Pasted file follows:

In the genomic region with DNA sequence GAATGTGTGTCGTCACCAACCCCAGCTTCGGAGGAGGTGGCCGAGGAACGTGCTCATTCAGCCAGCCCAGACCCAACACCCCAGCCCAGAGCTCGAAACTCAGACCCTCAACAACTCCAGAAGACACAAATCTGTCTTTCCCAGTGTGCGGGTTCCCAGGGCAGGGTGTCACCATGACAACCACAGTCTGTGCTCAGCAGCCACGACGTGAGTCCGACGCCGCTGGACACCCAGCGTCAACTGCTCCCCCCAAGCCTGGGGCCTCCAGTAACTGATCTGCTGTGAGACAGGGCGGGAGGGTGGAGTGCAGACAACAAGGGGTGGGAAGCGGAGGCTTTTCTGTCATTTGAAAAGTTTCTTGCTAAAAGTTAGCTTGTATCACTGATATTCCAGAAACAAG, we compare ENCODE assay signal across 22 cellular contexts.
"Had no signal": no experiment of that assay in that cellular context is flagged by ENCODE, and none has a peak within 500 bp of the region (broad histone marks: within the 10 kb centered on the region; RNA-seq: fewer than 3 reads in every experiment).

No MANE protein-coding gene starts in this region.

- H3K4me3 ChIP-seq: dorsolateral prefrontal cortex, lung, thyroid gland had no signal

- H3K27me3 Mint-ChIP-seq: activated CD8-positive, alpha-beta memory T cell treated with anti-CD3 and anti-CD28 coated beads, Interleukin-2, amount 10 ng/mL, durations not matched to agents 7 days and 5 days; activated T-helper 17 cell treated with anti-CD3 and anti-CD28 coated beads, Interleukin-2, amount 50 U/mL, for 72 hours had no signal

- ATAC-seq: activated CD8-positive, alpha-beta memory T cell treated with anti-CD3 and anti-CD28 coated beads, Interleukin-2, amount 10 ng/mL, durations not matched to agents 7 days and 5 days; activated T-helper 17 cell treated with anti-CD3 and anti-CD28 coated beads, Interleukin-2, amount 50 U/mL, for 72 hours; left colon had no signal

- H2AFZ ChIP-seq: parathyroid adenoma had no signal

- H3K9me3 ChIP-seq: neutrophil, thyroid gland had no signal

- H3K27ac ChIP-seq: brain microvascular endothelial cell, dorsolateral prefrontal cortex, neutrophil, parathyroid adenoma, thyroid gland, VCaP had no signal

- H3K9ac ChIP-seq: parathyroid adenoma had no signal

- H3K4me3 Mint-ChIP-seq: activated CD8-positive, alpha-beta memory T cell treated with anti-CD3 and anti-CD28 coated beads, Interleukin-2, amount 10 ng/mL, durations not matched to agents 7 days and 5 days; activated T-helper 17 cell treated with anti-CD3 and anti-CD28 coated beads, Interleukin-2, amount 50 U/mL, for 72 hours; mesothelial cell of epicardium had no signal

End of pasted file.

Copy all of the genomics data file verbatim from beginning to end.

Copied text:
In the genomic region with DNA sequence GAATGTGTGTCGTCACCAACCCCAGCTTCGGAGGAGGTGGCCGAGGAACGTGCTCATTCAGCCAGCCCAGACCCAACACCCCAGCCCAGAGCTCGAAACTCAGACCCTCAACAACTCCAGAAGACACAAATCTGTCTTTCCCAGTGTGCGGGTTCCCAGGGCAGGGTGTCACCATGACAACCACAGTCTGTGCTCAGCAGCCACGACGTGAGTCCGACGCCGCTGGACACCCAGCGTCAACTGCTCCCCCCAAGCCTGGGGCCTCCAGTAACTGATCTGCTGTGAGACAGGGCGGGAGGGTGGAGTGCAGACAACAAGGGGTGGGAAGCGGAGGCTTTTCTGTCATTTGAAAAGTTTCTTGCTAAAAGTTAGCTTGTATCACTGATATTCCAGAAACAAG, we compare ENCODE assay signal across 22 cellular contexts.
"Had no signal": no experiment of that assay in that cellular context is flagged by ENCODE, and none has a peak within 500 bp of the region (broad histone marks: within the 10 kb centered on the region; RNA-seq: fewer than 3 reads in every experiment).

No MANE protein-coding gene starts in this region.

- H3K4me3 ChIP-seq: dorsolateral prefrontal cortex, lung, thyroid gland had no signal

- H3K27me3 Mint-ChIP-seq: activated CD8-positive, alpha-beta memory T cell treated with anti-CD3 and anti-CD28 coated beads, Interleukin-2, amount 10 ng/mL, durations not matched to agents 7 days and 5 days; activated T-helper 17 cell treated with anti-CD3 and anti-CD28 coated beads, Interleukin-2, amount 50 U/mL, for 72 hours had no signal

- ATAC-seq: activated CD8-positive, alpha-beta memory T cell treated with anti-CD3 and anti-CD28 coated beads, Interleukin-2, amount 10 ng/mL, durations not matched to agents 7 days and 5 days; activated T-helper 17 cell treated with anti-CD3 and anti-CD28 coated beads, Interleukin-2, amount 50 U/mL, for 72 hours; left colon had no signal

- H2AFZ ChIP-seq: parathyroid adenoma had no signal

- H3K9me3 ChIP-seq: neutrophil, thyroid gland had no signal

- H3K27ac ChIP-seq: brain microvascular endothelial cell, dorsolateral prefrontal cortex, neutrophil, parathyroid adenoma, thyroid gland, VCaP had no signal

- H3K9ac ChIP-seq: parathyroid adenoma had no signal

- H3K4me3 Mint-ChIP-seq: activated CD8-positive, alpha-beta memory T cell treated with anti-CD3 and anti-CD28 coated beads, Interleukin-2, amount 10 ng/mL, durations not matched to agents 7 days and 5 days; activated T-helper 17 cell treated with anti-CD3 and anti-CD28 coated beads, Interleukin-2, amount 50 U/mL, for 72 hours; mesothelial cell of epicardium had no signal